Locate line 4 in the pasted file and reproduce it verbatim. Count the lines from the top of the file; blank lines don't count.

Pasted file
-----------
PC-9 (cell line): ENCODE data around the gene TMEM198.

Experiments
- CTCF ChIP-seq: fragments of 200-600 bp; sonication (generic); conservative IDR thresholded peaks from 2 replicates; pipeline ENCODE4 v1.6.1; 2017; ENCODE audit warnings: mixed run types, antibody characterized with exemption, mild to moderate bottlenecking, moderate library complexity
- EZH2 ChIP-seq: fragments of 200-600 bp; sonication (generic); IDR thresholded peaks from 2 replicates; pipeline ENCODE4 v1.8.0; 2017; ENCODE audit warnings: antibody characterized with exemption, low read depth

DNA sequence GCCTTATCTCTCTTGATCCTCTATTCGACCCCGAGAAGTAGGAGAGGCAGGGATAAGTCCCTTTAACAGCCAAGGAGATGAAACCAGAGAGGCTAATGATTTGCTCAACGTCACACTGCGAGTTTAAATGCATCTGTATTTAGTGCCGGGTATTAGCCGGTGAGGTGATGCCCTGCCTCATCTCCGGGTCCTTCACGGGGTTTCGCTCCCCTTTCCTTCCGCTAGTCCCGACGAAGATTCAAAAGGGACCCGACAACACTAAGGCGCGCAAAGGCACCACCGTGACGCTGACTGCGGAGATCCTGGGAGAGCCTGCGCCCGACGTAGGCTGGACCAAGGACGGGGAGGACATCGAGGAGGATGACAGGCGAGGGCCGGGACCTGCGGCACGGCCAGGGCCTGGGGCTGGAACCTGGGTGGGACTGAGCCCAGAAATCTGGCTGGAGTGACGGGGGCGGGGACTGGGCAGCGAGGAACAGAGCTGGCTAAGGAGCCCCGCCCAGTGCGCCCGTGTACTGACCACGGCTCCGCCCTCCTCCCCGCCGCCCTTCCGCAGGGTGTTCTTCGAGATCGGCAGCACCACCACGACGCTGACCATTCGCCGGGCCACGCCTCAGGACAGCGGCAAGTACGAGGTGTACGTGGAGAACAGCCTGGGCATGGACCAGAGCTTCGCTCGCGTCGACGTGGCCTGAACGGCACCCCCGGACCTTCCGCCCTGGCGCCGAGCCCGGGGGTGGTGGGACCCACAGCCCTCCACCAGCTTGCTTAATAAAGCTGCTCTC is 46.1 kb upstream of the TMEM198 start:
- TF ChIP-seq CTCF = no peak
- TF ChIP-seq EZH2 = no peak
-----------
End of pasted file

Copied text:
- EZH2 ChIP-seq: fragments of 200-600 bp; sonication (generic); IDR thresholded peaks from 2 replicates; pipeline ENCODE4 v1.8.0; 2017; ENCODE audit warnings: antibody characterized with exemption, low read depth